If I have free speech I have the right to remain silent they disagreed in the locker.
There's a point in her life where Charlton Heston you mentioned this in the book her to have her fired that's true -- job that's true.
Heston was a -- influential -- of Northwestern University -- per game.
Rent a law clinic in the law school called the children family justice center.
She just retired in August so.
She's no longer affiliated -- get fired -- didn't get fired but -- should be pleased just you -- in which fascinated me when you sit in the book more and -- book by the way is public enemy peel layers -- More adrenaline pumped through your veins as a teacher than any other time and given.
You show her work as a very activists -- need -- consider yourself a terrorist.
I was surprised adjusted well the reason is that I actually think and I thought my whole life I started teaching 9065.
That teaching is the most intellectually demanding.
And and interest thing profession -- -- can take I worked for seven years in a preschool in an early childhood center with this woman BJ and I think that.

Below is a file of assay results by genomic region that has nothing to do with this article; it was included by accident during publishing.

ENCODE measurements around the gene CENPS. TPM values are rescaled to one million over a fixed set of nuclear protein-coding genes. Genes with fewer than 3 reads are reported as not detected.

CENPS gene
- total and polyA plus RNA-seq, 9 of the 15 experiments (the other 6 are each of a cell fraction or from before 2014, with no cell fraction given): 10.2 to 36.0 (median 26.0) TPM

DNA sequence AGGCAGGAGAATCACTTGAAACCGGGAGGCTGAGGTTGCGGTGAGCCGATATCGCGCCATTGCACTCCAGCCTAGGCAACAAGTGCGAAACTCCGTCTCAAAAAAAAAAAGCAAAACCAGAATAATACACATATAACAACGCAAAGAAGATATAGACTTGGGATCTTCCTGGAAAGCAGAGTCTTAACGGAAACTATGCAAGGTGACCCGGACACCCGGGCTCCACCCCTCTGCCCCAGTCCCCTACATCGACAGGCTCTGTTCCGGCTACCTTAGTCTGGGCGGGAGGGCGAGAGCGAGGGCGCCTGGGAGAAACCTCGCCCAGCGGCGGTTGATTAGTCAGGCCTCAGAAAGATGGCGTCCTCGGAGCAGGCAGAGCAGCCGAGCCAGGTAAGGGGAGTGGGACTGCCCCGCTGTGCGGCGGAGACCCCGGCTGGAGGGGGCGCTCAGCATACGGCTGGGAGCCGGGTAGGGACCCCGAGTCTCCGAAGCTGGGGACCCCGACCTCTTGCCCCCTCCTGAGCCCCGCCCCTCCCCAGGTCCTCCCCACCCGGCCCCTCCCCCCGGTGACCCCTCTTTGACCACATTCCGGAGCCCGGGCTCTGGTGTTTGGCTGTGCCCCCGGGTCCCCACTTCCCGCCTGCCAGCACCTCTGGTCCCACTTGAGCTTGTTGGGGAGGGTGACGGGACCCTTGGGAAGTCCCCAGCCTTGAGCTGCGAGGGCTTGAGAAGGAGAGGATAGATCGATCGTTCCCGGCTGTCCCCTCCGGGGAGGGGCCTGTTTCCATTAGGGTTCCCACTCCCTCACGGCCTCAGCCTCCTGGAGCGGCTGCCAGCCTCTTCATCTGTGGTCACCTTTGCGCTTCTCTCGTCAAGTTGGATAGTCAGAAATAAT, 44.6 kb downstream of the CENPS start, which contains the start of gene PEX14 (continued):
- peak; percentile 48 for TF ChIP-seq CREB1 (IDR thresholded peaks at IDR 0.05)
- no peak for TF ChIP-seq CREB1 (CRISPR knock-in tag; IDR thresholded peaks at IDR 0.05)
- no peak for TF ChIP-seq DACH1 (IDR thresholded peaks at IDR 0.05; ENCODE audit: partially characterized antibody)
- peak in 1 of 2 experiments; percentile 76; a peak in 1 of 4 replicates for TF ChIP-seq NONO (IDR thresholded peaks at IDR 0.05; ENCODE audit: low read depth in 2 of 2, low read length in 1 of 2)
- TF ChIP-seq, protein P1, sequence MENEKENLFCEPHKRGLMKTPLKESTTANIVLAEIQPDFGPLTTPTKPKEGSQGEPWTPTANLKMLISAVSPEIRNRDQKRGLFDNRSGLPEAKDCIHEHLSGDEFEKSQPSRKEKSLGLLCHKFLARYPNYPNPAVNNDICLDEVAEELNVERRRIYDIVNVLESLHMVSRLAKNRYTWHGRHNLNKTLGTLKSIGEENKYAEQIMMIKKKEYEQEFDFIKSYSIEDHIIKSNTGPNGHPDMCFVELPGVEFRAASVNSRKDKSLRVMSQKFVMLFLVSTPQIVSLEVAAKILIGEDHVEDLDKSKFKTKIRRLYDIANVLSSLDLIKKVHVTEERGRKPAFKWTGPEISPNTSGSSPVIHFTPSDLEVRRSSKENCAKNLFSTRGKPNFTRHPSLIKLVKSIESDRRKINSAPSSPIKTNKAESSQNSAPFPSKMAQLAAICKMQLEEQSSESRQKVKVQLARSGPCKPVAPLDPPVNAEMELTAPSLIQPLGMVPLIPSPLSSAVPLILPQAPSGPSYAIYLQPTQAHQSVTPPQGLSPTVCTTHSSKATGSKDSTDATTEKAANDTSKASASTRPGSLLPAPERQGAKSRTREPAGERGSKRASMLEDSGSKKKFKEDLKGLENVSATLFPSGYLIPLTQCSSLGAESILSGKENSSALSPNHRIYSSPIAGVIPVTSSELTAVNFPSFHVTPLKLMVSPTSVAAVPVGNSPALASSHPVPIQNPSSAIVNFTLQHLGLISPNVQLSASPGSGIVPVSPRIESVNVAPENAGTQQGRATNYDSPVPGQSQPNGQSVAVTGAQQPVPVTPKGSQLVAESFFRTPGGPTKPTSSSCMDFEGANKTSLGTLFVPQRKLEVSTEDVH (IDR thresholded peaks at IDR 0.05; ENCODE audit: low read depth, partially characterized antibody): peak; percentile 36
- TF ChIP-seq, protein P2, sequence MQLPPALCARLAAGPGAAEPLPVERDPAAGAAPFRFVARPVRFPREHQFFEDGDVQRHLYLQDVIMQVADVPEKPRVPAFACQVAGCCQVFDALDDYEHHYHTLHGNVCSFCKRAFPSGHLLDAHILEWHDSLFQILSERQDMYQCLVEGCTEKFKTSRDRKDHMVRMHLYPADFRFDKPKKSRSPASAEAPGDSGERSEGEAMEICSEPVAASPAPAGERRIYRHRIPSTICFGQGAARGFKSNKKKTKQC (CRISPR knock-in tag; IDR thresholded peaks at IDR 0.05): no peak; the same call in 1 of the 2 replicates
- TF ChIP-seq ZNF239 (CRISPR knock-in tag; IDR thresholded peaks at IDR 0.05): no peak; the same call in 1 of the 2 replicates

The thrills the amazement the shocks the the witnessed a growth was more powerful there than Clinton probably anyplace I've ever worked Bernadine -- -- -- -- spend her time after she was released from.
And -- -- energy organizing defeat the American empire.
You have you have to respect is that something that you can with which you can -- and you know if you have -- your own goals still well -- -- about enacting absolutely I mean I think that she and I have been our whole lives peace activists and and we do think that that the the fact the United States -- spends a trillion dollars a year.
With hundreds and hundreds of military bases overseas does not make us safer nation and makes -- a weaker.
And more vulnerable -- -- yes we would like to see the US closes spaces we would like it to see to see it become a nation among nations.
Last year you may remember there were big protests at the NATO G-8 meeting in Chicago bringing was one of the leaders of that protest some very important what can you do now is someone who still care so deeply about these issues.
And to to make -- there affectionate well look we can do is what all citizens can do we can stand up we can speak the truth to power we can open our eyes to the reality that we see around us.
We can be astonished look -- the beauty and love that that we find everywhere and also at the cruelty in the unnecessary pain.
And we can then act and after we act as important lesson we have to doubt we have to rethink and then start over open your eyes pay attention.
Act doubt and keep going forever -- -- public enemy confessions -- an American dissident pillars thanks so much for being here thank you don't appreciate it.